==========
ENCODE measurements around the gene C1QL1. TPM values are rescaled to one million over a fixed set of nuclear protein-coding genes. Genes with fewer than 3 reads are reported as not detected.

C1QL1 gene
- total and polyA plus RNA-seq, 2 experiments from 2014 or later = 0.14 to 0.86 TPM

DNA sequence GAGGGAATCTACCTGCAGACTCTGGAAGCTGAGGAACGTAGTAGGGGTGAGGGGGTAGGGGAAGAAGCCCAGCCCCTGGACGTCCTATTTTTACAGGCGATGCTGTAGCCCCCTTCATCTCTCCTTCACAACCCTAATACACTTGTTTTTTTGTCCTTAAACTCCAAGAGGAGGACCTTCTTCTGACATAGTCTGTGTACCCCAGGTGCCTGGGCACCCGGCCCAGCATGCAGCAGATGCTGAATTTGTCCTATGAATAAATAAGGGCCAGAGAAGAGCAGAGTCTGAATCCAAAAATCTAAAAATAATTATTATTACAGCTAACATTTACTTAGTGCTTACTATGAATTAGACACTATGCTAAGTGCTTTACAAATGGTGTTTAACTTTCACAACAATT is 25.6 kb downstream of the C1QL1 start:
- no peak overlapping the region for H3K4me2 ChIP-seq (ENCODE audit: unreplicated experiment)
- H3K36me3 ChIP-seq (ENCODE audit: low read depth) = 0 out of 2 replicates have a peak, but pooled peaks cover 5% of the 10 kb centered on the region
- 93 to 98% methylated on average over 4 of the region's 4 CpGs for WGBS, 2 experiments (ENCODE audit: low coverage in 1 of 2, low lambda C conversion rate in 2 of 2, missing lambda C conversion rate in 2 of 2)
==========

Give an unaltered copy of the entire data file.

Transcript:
ENCODE measurements around the gene C1QL1. TPM values are rescaled to one million over a fixed set of nuclear protein-coding genes. Genes with fewer than 3 reads are reported as not detected.

C1QL1 gene
- total and polyA plus RNA-seq, 2 experiments from 2014 or later = 0.14 to 0.86 TPM

DNA sequence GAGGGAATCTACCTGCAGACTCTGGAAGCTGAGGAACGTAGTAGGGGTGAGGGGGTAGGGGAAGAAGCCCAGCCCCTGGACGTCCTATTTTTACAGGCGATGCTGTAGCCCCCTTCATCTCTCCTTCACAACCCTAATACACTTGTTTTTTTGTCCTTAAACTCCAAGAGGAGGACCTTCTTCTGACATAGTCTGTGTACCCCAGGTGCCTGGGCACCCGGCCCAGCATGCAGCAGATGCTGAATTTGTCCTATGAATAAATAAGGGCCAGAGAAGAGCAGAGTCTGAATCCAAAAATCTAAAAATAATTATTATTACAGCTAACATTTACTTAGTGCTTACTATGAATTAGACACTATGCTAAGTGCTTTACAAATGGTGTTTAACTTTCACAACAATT is 25.6 kb downstream of the C1QL1 start:
- no peak overlapping the region for H3K4me2 ChIP-seq (ENCODE audit: unreplicated experiment)
- H3K36me3 ChIP-seq (ENCODE audit: low read depth) = 0 out of 2 replicates have a peak, but pooled peaks cover 5% of the 10 kb centered on the region
- 93 to 98% methylated on average over 4 of the region's 4 CpGs for WGBS, 2 experiments (ENCODE audit: low coverage in 1 of 2, low lambda C conversion rate in 2 of 2, missing lambda C conversion rate in 2 of 2)